[Msa-discuss] CFP: A Return to the Bad Old Times (CWC Web)

Stephen Ross saross at uvic.ca
Sun Mar 15 16:10:35 EDT 2020


A Return to the Bad Old Times
To understand the forces that shape the present, the old adage that capitalism is a constantly revolutionizing force still holds true. Indeed, one of the most arresting results of this process is the ways in which the new sometimes unexpectedly manifests itself as a return to the old, apparently repeating that which was thought to have been transcended historically.
At the basis of this experience seems to be a political rebirth of authoritarianism and dictatorial regimes all over the globe, liberal democracy no longer constituting an end of history. Some versions of unapologetic old colonial attitudes find their place again within this non-democratic horizon. On the economic front, this appears in the abandonment of development projects in favor of ruthless competition over the graces of international capital investment. De-industrialization in this context means not a transcending of industrialization toward something better, but rather its loss toward something worse—not unlike pre-industrial capitalism in many respects. In foreign policy, loyalty to the American world order—or to its old rivals—suddenly reemerges, abandoning all newer attempts to build regional alternatives to older power blocs. In literature and the arts, a clear decline of public investment in culture and education marks the present moment. Culture and education are thus de-institutionalized, becoming “free” from the collective project of national development, only to reproduce an older arrangement, in which they are directly controlled by the rich. New “courts,” or spheres of influence emerge for this kind of elitist culture, ones whose borders are much more clearly demarcated by class.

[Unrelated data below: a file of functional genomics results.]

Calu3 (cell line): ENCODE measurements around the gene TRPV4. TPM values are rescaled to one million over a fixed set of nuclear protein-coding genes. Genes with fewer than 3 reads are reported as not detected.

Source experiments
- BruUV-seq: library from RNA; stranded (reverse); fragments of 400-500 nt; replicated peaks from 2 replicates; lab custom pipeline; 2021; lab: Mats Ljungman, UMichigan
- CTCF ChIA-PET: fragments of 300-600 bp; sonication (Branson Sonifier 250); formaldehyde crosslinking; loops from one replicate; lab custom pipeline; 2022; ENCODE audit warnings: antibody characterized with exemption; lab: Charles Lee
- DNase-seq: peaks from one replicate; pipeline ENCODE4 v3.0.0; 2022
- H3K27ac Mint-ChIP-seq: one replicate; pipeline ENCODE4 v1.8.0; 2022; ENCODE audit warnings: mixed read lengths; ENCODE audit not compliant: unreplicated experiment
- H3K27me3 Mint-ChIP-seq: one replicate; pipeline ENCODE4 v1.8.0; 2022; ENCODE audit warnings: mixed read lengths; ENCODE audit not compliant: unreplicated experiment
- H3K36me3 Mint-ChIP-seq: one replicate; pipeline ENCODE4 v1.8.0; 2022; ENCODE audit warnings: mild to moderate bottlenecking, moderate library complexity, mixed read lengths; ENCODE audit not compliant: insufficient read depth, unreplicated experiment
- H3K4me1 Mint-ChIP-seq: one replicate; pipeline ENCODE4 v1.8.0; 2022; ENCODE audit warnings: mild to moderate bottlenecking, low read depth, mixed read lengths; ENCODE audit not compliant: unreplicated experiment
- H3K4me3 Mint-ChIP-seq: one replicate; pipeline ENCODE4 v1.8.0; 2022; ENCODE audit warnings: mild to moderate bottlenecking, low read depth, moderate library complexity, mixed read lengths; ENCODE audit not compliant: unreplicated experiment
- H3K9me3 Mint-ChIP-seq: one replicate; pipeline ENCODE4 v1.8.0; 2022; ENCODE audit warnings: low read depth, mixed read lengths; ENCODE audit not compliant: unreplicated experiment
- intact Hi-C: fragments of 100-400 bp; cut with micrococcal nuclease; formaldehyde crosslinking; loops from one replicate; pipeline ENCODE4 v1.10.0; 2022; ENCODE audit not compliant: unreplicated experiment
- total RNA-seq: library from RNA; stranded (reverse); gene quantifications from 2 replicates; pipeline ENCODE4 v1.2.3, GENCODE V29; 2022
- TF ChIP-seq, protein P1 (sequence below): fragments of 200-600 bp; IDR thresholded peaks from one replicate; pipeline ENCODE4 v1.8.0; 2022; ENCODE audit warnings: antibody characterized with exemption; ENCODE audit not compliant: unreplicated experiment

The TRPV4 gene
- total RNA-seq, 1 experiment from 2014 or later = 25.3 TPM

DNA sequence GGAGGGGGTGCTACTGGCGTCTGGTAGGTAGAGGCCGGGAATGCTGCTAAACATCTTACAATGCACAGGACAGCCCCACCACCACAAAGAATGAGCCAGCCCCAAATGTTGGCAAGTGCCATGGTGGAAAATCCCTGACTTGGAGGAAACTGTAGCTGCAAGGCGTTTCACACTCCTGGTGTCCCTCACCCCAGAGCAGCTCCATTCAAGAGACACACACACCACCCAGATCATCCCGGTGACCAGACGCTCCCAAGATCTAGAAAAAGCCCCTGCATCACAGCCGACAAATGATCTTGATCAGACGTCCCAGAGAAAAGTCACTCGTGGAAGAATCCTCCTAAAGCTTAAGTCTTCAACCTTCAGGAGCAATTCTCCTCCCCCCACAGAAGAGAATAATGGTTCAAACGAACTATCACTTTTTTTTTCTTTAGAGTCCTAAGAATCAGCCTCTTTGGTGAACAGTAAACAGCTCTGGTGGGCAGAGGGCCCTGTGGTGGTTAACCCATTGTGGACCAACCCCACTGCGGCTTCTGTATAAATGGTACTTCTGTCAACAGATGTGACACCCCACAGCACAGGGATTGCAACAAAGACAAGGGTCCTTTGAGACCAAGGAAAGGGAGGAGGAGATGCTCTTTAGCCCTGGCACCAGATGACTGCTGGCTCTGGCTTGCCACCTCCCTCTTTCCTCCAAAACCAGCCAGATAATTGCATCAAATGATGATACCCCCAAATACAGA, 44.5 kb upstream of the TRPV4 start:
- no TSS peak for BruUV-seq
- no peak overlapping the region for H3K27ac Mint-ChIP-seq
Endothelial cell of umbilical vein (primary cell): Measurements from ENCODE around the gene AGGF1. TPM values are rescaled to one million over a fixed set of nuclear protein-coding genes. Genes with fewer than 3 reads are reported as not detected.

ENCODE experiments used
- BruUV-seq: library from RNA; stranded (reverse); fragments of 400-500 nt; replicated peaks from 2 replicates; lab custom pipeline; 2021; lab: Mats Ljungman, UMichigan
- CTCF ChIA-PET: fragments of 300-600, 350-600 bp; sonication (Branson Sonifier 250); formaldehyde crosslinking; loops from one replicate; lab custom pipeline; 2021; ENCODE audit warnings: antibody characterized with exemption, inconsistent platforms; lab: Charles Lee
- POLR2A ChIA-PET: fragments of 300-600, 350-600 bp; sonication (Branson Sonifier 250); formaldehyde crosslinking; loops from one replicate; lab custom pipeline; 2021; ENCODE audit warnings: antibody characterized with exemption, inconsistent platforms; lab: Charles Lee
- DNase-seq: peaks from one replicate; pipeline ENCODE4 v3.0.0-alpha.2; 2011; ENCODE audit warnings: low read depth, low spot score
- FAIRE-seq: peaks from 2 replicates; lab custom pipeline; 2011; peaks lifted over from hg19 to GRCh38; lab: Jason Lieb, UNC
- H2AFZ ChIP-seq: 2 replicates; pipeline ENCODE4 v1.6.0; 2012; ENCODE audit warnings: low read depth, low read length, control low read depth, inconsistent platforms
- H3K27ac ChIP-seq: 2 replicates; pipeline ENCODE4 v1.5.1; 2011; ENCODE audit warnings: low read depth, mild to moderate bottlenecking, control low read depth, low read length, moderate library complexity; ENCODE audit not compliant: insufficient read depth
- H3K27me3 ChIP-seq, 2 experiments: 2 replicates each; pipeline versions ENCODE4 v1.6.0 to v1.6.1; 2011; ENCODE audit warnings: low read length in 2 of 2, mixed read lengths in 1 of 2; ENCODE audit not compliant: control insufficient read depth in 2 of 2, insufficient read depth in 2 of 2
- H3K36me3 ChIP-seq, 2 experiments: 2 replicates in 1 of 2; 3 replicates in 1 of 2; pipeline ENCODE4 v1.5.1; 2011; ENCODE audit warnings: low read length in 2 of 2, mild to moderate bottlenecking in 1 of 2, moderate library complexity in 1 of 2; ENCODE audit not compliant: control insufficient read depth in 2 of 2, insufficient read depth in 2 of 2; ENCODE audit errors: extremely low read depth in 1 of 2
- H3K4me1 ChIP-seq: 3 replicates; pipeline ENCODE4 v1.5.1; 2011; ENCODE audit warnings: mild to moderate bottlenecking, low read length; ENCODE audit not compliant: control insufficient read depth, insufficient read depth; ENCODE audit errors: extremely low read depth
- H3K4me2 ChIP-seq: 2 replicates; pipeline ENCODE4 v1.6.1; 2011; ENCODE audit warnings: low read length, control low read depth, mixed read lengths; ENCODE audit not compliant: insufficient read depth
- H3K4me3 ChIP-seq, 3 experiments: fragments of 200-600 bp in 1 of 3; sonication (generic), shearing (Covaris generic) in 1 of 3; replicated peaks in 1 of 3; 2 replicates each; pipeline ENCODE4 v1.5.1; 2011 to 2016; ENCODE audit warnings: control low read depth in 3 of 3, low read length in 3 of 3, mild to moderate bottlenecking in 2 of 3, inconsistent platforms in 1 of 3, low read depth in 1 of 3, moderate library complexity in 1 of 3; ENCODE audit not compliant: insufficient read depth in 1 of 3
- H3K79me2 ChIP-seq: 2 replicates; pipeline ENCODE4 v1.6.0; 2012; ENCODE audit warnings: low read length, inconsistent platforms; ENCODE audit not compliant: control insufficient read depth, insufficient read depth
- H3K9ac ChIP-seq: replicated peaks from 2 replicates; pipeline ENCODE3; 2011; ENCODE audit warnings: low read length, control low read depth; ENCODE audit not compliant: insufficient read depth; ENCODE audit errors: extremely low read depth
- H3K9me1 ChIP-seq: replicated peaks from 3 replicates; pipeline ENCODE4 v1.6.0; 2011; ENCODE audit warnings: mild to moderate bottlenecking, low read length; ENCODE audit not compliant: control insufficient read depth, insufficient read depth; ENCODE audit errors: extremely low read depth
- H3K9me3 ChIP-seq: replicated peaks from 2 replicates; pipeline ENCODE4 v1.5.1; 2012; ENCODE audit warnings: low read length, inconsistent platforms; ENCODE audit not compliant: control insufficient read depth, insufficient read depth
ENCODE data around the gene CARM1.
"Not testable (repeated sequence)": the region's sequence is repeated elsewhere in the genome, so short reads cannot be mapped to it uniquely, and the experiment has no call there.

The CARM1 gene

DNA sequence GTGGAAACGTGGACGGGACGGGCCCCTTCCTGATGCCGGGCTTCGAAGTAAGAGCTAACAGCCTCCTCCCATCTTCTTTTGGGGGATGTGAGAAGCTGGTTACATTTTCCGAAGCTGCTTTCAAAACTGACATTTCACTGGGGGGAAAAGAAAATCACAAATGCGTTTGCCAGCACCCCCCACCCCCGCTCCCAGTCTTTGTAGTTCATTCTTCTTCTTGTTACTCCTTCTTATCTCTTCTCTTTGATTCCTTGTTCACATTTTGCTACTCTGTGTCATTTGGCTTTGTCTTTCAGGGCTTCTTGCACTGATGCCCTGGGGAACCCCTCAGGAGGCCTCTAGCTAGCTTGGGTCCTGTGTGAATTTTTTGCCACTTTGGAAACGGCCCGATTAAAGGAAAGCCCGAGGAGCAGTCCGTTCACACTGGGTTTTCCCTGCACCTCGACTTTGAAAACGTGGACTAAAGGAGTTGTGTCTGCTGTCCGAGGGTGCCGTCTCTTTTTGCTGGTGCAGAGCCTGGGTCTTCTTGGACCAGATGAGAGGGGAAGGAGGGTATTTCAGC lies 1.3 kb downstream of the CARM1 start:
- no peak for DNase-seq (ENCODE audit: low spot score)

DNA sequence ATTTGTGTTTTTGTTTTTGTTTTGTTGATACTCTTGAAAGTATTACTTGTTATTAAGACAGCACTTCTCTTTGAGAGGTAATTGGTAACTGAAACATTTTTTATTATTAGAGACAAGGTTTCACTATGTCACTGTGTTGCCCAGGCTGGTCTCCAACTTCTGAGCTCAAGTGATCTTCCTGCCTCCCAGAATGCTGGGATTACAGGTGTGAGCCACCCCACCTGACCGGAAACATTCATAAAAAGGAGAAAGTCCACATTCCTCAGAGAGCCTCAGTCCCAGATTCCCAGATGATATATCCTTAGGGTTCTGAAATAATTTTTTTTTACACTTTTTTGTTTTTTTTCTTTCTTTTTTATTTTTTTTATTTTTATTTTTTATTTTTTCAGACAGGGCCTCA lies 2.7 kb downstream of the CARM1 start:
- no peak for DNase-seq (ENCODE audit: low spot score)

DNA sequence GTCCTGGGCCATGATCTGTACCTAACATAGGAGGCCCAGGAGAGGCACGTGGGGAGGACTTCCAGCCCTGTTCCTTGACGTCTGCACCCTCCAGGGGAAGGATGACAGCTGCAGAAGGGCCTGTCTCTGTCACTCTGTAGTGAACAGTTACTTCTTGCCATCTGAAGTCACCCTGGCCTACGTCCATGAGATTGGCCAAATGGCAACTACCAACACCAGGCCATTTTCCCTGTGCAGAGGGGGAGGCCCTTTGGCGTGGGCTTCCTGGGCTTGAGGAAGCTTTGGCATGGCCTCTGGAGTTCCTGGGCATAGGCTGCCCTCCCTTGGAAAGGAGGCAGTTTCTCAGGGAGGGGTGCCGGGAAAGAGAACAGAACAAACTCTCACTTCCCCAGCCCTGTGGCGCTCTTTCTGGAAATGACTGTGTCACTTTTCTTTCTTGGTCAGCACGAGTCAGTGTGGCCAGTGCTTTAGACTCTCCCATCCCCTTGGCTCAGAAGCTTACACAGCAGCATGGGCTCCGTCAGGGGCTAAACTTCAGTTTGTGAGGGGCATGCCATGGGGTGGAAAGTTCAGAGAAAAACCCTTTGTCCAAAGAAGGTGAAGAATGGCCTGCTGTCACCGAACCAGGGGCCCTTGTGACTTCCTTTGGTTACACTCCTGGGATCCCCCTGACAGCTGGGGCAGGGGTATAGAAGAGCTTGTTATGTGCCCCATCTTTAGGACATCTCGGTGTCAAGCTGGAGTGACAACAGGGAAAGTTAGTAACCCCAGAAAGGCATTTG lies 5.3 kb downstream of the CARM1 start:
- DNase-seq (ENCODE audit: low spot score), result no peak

How are we to understand this reemergence of things once believed to be overcome? What newness hides behind these apparent returns or repetitions? How are these regressive processes different in different countries and cultures (e.g., Brazil, Hungary, Italy, India, Philippines, US)? And, what can this variety tell us about the dynamics underlying them all? How can one relate these many returns to a single process, namely, the global development of capitalism? And, perhaps most importantly, what can political, cultural, and artistic responses tell us about such apparent reemergence of older social phenomena? This issue of CLCWeb welcomes full-length essays and shorter review essays and reviews dealing with such questions and similar ones.
Special issue editors: Fabio Akcelrud Durão and Fernando Urueta
Deadline for submissions: 1 April 2020
https://docs.lib.purdue.edu/clcweb/callsforpapers.html
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